Bruce McMeekin Law

The Divisional Court Upholds the Constitutional Validity of Renewable Energy Approvals

Section 7 of the Charter can be engaged in situations outside of the criminal law when policy supported regulatory legislation seriously threatens the security of the person. “Serious” in this context is something more than the ordinary stresses and anxieties that a person of reasonable sensibility suffers as a result of government action.  Measured objectively, the impugned state action must have a serious and profound effect on the psychological integrity of a person of reasonable sensibility.

In November 2014, the Divisional Court was required to review three decisions of the Environmental Review Tribunal (“ERT”) finding that the wind power licensing provisions of the Environmental Protection Act  (“EPA”) within the context of three commercial wind projects in southwestern Ontario did not offend section 7. The appellants – all landowners neighbouring the wind projects – had argued unsuccessfully before the ERT that licences – known as Renewable Energy Approvals  (“REAs”) – had been issued by the Ministry of the Environment (the “MOE”) permitting the projects despite the serious impact sound and vibration from the projects could cause to their security.

Sections 142.1 and 145.2.1 of the EPA permit the revocation of an REA when a person “proves” that a project permitted by a REA will cause serious harm to human health. Rather than prove harm in accord with ss. 142.1 and 145.2.1, the appellants argued that these provisions were offensive to section 7 in that they exceeded the section 7 threshold that a claimant need only show that the provision will cause interference with his/her bodily integrity or serious state-imposed psychological stress. Moreover, the deprivation was not in accord with the principles of fundamental justice in that it placed an arbitrary and impossible burden on the appellants because the effect of alleged wind turbine noise and vibration on human health was a known unknown. The appellants argued that this burden was inconsistent with the precautionary principle, a tenet of fundamental justice. The legislation should be read down to include the precautionary principle, meaning, that, in the absence of scientific consensus regarding the safety of commercial wind farms, a lower evidentiary threshold of harm should be applied.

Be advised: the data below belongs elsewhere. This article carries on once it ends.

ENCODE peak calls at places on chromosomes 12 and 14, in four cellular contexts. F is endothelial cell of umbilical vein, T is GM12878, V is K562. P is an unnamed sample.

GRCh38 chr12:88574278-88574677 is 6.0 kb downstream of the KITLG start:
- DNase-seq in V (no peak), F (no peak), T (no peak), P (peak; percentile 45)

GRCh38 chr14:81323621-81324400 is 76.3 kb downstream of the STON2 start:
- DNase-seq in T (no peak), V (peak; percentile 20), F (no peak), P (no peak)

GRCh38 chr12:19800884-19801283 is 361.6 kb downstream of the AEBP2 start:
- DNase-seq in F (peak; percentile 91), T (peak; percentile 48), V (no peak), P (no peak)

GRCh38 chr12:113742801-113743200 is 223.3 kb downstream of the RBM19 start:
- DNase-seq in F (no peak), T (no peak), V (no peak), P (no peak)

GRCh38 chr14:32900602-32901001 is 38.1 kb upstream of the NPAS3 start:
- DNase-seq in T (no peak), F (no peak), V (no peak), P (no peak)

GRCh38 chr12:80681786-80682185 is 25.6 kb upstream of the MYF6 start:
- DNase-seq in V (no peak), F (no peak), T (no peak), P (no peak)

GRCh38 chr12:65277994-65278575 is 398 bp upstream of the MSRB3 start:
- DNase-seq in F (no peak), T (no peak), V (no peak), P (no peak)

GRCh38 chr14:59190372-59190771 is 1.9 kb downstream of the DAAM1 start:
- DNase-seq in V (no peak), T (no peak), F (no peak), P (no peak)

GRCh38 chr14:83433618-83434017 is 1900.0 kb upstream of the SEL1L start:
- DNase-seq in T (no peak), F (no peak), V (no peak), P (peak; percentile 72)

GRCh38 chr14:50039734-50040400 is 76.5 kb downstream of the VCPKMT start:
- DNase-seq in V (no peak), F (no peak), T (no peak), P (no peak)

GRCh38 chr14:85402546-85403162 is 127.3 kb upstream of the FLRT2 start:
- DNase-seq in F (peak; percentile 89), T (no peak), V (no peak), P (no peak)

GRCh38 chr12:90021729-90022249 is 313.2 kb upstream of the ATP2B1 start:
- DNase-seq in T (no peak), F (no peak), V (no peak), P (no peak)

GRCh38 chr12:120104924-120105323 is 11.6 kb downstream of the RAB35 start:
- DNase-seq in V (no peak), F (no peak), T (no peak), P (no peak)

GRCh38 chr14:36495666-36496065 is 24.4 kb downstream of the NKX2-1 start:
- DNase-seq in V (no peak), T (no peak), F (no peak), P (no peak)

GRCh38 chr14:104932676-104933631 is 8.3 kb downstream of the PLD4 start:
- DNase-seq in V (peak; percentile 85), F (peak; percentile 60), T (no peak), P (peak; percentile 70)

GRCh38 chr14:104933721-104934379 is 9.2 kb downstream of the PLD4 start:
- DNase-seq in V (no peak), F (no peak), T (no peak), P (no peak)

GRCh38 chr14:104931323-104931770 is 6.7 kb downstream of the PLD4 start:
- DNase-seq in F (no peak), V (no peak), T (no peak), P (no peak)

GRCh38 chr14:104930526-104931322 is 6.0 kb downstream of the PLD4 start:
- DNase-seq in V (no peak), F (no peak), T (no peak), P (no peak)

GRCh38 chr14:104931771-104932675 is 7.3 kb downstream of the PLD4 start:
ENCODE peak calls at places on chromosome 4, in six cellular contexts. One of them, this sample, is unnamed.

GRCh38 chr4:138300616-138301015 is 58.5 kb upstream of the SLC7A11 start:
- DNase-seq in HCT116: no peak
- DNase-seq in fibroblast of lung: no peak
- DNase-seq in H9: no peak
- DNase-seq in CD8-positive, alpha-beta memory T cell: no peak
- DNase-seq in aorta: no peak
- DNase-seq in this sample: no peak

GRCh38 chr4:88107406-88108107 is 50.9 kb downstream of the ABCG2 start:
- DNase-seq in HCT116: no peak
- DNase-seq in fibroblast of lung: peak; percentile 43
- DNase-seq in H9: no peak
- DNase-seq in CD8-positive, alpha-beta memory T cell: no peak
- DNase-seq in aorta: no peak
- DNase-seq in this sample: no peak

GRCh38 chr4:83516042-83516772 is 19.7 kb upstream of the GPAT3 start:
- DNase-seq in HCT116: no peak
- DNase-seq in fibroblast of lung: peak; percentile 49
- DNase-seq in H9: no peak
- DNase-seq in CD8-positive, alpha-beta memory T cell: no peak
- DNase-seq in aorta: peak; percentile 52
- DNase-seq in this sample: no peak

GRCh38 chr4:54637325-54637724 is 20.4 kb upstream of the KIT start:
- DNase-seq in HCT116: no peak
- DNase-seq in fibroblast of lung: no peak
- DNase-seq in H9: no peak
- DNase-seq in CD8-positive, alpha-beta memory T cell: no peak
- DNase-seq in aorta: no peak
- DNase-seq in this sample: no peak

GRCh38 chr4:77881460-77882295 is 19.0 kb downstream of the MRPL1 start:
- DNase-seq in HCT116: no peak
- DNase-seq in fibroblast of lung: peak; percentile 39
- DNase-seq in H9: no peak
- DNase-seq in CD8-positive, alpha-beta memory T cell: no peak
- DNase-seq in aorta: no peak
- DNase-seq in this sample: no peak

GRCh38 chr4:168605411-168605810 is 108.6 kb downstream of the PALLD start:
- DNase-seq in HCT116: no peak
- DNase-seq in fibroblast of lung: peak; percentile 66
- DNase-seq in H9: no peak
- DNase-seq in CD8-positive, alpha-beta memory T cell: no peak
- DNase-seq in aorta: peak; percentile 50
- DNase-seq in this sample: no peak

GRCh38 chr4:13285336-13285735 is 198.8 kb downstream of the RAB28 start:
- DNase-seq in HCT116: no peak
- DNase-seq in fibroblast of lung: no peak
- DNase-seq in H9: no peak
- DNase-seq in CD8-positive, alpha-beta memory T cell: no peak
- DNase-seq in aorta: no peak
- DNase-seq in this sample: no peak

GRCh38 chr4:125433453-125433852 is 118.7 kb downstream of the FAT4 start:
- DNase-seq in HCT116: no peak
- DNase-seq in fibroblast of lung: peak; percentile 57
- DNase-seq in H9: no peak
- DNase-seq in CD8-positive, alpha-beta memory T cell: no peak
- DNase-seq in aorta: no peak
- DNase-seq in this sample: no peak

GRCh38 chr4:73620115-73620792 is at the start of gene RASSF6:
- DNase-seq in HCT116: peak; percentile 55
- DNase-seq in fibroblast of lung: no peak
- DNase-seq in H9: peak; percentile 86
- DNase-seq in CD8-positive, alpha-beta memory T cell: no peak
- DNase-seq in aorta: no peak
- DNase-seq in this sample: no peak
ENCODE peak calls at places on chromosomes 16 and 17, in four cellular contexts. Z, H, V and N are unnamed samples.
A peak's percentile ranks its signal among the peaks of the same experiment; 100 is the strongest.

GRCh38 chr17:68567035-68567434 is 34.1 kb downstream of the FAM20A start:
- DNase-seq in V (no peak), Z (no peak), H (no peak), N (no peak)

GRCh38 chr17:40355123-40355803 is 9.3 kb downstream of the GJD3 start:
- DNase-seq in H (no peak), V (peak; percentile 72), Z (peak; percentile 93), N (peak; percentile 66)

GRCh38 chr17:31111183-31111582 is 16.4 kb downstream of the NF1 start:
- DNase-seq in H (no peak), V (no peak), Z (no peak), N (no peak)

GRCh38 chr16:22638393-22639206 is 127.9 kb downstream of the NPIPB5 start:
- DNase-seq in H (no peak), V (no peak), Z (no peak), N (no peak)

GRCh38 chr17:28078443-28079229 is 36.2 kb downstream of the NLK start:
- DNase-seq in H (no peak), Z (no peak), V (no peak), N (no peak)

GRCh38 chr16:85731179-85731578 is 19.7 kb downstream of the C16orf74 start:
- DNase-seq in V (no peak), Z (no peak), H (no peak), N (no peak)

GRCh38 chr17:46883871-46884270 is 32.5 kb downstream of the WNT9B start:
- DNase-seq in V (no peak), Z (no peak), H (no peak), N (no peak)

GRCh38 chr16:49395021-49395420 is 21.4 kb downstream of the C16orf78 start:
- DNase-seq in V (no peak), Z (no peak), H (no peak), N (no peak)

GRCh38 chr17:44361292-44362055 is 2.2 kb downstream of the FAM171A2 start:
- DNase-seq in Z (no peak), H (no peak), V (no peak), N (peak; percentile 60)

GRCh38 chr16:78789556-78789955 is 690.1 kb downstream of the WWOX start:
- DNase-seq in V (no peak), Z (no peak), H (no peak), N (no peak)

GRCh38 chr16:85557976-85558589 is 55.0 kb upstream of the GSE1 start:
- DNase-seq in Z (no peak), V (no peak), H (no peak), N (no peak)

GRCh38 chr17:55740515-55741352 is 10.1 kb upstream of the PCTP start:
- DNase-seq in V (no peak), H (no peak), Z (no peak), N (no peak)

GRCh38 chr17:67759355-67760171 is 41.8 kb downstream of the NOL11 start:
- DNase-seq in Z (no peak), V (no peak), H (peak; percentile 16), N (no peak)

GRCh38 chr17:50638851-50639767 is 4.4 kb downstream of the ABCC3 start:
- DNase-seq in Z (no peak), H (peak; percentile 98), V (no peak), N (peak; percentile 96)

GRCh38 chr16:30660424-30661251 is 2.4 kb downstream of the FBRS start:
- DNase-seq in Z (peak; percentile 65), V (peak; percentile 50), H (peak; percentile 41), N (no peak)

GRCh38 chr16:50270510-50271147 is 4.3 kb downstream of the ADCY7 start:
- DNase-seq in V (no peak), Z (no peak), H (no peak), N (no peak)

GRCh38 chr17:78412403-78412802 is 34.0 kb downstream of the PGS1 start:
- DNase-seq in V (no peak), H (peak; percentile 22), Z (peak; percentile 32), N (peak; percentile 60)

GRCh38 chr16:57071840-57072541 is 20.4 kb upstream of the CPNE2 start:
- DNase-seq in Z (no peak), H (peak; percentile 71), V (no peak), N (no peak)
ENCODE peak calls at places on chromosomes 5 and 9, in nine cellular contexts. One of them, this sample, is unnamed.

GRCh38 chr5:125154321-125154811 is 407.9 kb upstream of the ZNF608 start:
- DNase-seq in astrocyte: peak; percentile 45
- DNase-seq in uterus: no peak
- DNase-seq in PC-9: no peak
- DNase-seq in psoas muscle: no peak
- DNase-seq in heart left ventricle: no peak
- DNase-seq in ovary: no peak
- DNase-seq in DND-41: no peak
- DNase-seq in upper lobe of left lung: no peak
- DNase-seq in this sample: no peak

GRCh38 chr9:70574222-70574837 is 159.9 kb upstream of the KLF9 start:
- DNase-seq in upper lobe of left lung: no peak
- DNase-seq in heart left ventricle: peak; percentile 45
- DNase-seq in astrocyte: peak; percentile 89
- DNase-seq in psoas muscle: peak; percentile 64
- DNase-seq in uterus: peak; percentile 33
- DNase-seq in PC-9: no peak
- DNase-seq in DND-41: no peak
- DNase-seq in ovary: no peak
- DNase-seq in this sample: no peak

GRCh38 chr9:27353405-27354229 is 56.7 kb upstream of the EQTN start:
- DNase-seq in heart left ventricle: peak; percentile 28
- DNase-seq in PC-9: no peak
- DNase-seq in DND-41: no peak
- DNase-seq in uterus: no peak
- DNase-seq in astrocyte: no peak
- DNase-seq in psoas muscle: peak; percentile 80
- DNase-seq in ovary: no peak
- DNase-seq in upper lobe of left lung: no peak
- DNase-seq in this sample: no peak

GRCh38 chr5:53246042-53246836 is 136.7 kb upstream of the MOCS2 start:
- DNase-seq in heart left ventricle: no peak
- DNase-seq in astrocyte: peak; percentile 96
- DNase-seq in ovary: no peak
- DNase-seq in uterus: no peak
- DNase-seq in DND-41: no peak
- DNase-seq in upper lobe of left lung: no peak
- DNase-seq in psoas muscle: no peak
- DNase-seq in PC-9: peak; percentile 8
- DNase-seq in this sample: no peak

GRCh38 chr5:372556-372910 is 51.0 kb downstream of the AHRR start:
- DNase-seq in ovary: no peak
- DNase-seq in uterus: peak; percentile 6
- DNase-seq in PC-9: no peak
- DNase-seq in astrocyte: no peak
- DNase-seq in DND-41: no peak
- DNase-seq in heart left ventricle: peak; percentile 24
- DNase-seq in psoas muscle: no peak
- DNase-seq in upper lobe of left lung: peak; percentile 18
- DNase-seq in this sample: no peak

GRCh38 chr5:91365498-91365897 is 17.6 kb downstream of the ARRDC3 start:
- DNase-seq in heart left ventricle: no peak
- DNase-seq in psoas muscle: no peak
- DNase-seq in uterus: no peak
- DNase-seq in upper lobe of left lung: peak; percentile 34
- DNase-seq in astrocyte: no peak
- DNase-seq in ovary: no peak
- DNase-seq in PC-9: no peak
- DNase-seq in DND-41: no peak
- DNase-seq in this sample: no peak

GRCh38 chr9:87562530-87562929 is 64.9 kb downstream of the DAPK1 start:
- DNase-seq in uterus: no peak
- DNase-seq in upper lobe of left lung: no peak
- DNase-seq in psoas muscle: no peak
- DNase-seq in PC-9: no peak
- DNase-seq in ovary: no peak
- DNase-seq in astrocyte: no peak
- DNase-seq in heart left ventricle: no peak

In its December 29 judgement, the court rejected this argument. It did find that find the MOE’s authorization of the activity at issue provided the causal connection between the government activity and the alleged prejudice required before embarking on a review and consideration of the appellants’ Charter claim. However, the statutory language found in ss. 142.1 and 145.2.1 reflected the requirement that in order to establish a violation of security of the person a claimant must demonstrate “serious” harm. There was no evidence before the ERT seriously calling into question the principle underpinning the EPA’s renewable energy project regulatory regime – i.e. that wind turbines lawfully set back from a dwelling house and which do not generate excessive noise levels do not cause serious harm to human health based upon the current state of scientific knowledge.

Because of its conclusions about the quality and quantity of evidence going to harm, the court did not address the question of whether the deprivation – assuming there was one – was in accord with the principles of fundamental justice. Given that the appellants’ claim that the alleged deprivation was arbitrary, this is disappointing. A section 7 deprivation is arbitrary if it bears no relation to, or is inconsistent with, the state interest that lies behind the legislation. The state interest in this legislation – promoting increased reliance on renewable energy – is one that is of increasing if not vital importance from a public policy perspective. Absent clear and cogent evidence of serious harm, to many proceeding with renewable energy projects are an imperative.  Just as in the case of any enterprise (waste management, discharges etc.) licenced under the EPA, renewable energy projects that are, perhaps, a nuisance, but nothing more, remain exposed to liability under the substantive pollution prohibition.

Here is a link to the decision.